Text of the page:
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Netflix has a problem promoting its content

JP Mangalindan
Chief Tech Correspondent

Netflix (NFLX) has a content problem, although not the content problem you think.

The popular streaming service, which announced Wednesday it had signed “American Horror Story” producer Ryan Murphy to a multiyear, multimillion dollar deal to exclusively create content for it, now faces a problem unique to its aggressive business model: too much content and not enough room for that content to succeed as it should.  

Earlier this month, Netflix made a huge marketing push for “Altered Carbon,” a futuristic, “Blade Runner”-esque 10-episode series that may have cost over $7 million an episode based on some outside estimates. But just two days after the costly show premiered, Netflix essentially thwarted any promotional momentum the show had built up by revealing a new original film called “The Cloverfield Paradox” during Super Bowl LII. The publicity stunt worked and spurred a ton of chatter on social media and quick-hit movie reviews. But it also highlighted the real problem Netflix now has with the model of incessant content production it pioneered: by releasing and promoting its sci-fi flick the way it did, Netflix cannibalized users’ attention away from its just-announced sci-fi show.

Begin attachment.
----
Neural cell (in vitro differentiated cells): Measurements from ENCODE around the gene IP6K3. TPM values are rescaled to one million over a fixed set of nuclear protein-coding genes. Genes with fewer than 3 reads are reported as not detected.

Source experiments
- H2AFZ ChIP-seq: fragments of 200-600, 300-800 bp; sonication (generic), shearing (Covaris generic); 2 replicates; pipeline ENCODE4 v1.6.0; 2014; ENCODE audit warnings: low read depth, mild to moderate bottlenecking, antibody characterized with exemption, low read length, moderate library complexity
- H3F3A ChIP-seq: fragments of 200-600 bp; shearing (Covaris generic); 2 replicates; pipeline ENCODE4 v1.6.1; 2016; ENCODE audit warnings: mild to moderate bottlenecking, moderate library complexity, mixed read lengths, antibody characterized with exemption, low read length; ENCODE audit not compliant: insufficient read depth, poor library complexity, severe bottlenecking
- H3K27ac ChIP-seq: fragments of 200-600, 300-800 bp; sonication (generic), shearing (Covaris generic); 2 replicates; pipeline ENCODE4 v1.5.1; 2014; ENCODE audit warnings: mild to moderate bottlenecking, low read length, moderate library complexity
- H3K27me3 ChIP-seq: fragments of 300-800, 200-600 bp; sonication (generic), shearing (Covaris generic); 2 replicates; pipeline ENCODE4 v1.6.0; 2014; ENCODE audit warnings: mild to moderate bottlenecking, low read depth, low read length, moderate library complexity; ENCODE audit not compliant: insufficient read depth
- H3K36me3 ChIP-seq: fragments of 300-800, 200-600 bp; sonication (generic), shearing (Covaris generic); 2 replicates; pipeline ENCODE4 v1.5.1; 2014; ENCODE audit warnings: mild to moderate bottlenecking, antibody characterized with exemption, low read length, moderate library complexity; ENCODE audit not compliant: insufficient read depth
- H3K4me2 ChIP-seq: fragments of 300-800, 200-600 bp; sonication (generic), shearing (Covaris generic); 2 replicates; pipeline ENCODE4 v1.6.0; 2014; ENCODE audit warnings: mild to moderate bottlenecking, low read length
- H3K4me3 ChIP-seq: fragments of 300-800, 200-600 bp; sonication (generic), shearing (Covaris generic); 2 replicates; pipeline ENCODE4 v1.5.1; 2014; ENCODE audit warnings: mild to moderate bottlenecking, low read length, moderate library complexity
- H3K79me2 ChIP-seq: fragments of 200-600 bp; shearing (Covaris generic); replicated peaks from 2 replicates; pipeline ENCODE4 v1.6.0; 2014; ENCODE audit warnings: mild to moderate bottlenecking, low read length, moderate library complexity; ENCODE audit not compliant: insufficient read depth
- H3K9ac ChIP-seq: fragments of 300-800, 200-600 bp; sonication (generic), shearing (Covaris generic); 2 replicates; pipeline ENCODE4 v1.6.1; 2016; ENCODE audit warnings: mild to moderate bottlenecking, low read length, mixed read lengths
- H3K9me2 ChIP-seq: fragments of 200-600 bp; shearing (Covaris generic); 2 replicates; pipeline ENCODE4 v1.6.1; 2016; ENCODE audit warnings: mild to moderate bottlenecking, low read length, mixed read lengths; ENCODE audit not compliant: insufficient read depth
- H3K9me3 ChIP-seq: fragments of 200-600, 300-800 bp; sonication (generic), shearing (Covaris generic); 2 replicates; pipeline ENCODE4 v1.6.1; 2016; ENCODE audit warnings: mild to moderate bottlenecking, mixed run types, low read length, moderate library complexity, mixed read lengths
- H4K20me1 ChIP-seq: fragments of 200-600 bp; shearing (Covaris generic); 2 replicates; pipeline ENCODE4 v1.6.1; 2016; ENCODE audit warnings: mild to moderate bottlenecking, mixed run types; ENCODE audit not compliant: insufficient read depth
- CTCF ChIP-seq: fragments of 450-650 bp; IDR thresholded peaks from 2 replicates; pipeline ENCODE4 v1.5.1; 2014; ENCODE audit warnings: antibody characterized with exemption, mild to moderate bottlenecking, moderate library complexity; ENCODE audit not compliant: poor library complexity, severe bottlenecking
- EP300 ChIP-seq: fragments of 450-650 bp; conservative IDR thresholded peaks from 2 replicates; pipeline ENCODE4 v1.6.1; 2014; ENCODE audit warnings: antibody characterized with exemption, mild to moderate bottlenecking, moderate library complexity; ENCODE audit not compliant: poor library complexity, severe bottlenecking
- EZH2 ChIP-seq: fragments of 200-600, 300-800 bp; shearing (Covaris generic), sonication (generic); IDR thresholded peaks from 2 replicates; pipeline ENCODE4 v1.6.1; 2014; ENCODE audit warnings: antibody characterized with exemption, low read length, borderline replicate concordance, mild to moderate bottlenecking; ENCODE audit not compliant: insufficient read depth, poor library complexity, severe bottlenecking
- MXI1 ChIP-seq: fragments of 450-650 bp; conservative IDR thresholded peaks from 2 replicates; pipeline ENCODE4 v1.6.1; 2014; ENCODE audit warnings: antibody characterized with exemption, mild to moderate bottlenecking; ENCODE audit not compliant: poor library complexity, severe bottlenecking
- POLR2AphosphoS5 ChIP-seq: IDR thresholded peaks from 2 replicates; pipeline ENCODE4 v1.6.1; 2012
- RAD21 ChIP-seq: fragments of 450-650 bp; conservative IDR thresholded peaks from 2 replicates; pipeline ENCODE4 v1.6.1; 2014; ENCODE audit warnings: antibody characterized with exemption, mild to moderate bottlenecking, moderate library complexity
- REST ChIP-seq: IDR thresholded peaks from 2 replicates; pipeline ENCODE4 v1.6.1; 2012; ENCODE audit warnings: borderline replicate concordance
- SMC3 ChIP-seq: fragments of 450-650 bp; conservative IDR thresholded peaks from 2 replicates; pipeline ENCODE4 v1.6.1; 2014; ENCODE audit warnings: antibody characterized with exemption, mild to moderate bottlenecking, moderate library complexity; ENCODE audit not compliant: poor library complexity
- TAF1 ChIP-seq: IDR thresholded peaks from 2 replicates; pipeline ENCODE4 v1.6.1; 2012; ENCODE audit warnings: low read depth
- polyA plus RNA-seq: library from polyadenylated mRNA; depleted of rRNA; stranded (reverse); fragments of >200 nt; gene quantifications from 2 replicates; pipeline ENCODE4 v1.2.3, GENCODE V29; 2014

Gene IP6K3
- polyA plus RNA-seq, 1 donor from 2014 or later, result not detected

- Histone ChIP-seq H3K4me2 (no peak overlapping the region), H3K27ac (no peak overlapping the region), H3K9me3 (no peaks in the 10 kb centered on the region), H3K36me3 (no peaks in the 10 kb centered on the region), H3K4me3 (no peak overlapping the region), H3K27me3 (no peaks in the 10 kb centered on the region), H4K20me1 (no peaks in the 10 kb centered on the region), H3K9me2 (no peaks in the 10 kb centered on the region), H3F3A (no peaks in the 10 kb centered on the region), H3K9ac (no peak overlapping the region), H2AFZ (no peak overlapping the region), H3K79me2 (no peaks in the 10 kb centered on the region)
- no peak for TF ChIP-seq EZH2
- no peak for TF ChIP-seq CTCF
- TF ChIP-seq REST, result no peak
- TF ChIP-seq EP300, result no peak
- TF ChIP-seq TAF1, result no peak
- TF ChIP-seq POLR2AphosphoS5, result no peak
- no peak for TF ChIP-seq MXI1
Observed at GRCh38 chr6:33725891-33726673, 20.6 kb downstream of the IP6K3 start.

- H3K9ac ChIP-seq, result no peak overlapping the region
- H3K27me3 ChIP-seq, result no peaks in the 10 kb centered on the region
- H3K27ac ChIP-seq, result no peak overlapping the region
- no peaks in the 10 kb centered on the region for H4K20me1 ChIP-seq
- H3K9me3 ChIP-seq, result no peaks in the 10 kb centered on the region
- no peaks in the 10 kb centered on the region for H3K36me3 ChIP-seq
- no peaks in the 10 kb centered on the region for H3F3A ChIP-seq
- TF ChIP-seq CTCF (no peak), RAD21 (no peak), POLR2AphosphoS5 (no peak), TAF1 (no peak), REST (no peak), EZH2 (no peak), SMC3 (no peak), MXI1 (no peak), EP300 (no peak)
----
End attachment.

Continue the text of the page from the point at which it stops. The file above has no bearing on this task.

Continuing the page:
“Netflix has been great at developing a lot of content, but what it hasn’t been great at is the traditional, Hollywood style of marketing and creating enough buzz around shows,” explains Omar Akhtar, an analyst for the San Francisco-based Altimeter Group. “That’s not where their budgets lie. They’d rather spend on great content.”

Improving quality control

The costly Netflix original series “Altered Carbon” never really got the space and attention it deserved when it first debuted in early February.

Indeed, that’s why traditional film studios don’t usually release more than one film on the same weekend: They don’t want to shoot themselves in the foot by forcing people to choose — a tactic that could hurt the film studios’ revenue. 

The streaming service could also get better at picking the content they should produce, not to mention killing content that’s underperforming. Last year, Netflix got more aggressive with canceling shows that weren’t well received. After only one season it canceled “Girlboss” and “Gypsy.”

“I think they can do a bit better in terms of quality-control and what they think is going to test well,” adds Akhtar. “They’ve got a ton of data available to them.”

Netflix said it does use data-driven tactics to figure out what users watch and which kinds of content it should produce.